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India ready to play ball in Pak

In a move to keep the Mohali spirit alive, India has backed Pakistan prime minister Yousuf Raza Gilani’s proposal to have the cricket teams of both countries play a three-match series in Pakistan. Aloke Tikku reports. Graphics: What the future holds

cricket Updated: Apr 14, 2011 02:03 IST
Aloke Tikku

In a move to keep the Mohali spirit alive, India has backed Pakistan prime minister Yousuf Raza Gilani’s proposal to have the cricket teams of both countries play a three-match series in Pakistan.

Gilani on Tuesday spoke of attempts to restart cricketing ties with India. “Negotiations are underway and nothing has been finalised as yet,” he said.

On Wednesday, Indian government sources confirmed Delhi ’s readiness to walk the extra mile. "It is a sport that has a following on both sides… I think everyone would love to watch them play," an official said.

India’s in-principle decision to send the team — preferably around the time Prime Minister Manmohan Singh visits Islamabad later this year — comes amid reports that Pakistani-born Canadian citizen Tahawwur Rana has admitted to the role of Pakistan’s ISI in the 26/11 Mumbai attacks.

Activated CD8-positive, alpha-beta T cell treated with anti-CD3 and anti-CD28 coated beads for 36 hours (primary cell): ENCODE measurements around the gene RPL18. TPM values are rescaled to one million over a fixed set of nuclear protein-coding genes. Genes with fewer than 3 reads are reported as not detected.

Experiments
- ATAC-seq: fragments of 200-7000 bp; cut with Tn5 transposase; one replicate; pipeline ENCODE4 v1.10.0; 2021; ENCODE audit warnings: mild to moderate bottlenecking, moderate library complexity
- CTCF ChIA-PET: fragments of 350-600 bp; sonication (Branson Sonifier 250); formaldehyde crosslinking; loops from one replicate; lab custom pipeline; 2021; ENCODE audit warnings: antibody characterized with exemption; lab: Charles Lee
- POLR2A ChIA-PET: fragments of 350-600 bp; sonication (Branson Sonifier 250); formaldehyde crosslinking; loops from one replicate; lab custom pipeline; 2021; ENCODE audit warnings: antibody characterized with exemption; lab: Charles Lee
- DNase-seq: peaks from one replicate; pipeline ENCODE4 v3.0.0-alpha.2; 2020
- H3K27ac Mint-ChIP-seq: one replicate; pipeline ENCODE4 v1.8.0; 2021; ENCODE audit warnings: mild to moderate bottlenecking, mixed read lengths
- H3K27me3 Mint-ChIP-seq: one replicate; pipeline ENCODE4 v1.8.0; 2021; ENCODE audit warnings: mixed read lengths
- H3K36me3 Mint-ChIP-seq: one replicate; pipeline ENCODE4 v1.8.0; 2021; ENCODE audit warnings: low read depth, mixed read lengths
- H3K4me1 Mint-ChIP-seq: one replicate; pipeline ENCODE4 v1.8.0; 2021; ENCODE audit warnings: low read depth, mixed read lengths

"This is surrendered foreign policy. We condemn this abject surrender of the government,” said BJP spokesperson Prakash Javdekar, responding to the government talking about continuing the dialogue process. “It has lost the opportunity to expose after the confession. (External affairs minister SM) Krishna should have said that unless Pakistan takes action against terror, there is no meaning in talks”.

But India’s security establishment has also come around to the point that not talking is not a solution.

"Ours is a measured response… continue talking as long as the other side indicates a positive approach and nudge them to deliver on their intentions. So far, they have not,” sources said.

Home minister P Chidambaram recently acknowledged Pakistan was yet to deliver on commitments to act against 26/11 terrorists. For a country struck off the list of venues for international sporting events after the 2009 terrorists attack on the Lanka cricket team in Lahore, the proposed series in Pakistan would do more than deepen people-to-people contact.

Home ministry officials said they would need to take extra precautions to ensure the security of the Indian team in light of the 2009 attack. “That should not be a problem,” one said.

There might, however, be difficulties in persuading the BCCI to indicate a set of dates and in countering the BJP. A BCCI official indicated they weren’t really excited at the prospect of the visit. "We are apprehensive about this plan," he said.

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